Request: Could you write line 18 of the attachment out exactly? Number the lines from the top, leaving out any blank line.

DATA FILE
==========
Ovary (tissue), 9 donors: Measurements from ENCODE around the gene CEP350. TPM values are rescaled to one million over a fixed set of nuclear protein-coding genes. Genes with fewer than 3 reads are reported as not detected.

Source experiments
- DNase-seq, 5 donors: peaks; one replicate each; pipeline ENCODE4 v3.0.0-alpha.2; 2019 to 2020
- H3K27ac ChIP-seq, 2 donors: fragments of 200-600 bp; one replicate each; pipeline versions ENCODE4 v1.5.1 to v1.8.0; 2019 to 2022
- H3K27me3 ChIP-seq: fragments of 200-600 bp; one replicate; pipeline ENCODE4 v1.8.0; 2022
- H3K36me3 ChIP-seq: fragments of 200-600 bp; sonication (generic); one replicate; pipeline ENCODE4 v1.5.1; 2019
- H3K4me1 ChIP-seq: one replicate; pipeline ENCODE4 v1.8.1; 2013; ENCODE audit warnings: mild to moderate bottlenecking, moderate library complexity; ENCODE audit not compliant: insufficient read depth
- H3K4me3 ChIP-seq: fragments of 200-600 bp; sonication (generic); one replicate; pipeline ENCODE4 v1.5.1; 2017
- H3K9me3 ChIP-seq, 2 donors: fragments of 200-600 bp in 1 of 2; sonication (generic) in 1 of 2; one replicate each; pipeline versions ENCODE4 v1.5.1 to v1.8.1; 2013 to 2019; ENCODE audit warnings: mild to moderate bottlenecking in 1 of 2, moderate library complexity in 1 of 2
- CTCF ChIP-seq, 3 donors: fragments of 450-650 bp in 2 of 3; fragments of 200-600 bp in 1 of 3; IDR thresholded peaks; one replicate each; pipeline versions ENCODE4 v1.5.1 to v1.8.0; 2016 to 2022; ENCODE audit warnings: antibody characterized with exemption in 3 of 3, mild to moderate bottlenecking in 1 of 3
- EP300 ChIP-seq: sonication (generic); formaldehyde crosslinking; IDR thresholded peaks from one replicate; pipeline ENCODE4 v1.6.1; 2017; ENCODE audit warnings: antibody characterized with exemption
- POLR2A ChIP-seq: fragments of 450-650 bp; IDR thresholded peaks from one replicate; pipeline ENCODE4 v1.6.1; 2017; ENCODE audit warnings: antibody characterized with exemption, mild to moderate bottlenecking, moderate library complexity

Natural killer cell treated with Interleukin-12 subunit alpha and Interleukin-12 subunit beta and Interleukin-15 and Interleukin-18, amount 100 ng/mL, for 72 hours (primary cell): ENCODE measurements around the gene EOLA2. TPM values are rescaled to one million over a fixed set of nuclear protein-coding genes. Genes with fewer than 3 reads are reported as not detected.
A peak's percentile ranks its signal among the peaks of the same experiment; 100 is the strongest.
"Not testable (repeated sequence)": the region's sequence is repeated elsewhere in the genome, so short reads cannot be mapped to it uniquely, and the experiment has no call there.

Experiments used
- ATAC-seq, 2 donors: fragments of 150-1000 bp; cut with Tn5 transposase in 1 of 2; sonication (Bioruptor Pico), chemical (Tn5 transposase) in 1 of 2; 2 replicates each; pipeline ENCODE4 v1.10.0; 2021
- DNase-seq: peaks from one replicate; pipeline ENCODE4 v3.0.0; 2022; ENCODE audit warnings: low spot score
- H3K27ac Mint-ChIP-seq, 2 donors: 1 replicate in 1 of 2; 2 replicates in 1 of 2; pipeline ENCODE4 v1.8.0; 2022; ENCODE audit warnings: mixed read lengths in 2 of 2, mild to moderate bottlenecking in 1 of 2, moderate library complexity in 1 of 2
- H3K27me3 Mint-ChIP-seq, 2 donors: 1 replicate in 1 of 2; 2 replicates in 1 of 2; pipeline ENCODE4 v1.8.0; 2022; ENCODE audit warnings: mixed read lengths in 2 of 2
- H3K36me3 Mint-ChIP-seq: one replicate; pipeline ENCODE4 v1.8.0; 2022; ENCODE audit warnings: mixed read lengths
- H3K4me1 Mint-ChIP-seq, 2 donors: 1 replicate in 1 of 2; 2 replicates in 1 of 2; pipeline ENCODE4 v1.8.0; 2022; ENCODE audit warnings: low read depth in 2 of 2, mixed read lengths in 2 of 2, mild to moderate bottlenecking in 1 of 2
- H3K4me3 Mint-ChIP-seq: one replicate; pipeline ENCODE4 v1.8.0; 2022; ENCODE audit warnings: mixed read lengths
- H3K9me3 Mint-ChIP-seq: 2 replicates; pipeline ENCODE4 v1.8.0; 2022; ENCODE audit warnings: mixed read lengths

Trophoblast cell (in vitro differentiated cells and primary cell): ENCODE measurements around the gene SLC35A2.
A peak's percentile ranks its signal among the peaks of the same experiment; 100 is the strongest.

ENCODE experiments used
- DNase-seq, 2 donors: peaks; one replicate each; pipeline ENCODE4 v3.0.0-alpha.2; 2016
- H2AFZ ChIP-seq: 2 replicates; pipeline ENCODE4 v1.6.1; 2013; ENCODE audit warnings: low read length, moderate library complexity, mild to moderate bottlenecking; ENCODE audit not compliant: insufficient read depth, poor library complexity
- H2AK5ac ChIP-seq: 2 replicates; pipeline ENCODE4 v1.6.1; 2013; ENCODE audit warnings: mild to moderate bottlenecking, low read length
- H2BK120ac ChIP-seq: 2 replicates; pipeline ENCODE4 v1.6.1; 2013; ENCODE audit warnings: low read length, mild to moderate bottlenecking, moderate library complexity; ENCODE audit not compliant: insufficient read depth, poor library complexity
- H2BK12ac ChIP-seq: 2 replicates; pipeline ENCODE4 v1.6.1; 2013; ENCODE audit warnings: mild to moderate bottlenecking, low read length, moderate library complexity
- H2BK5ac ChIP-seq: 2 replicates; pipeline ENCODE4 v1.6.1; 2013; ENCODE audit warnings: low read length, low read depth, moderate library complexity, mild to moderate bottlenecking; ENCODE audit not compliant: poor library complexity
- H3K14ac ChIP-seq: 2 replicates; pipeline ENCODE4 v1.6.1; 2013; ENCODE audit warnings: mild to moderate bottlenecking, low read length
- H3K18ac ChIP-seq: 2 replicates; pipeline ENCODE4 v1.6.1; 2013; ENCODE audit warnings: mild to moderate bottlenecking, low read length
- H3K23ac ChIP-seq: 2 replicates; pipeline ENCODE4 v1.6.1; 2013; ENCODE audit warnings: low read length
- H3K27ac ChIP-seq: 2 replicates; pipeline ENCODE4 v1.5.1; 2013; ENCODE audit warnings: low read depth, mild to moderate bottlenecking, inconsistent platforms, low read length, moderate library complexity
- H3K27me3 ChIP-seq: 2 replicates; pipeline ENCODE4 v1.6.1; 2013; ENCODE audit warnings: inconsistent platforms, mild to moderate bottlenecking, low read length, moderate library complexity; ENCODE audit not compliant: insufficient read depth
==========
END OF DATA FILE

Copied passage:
- DNase-seq: peaks from one replicate; pipeline ENCODE4 v3.0.0; 2022; ENCODE audit warnings: low spot score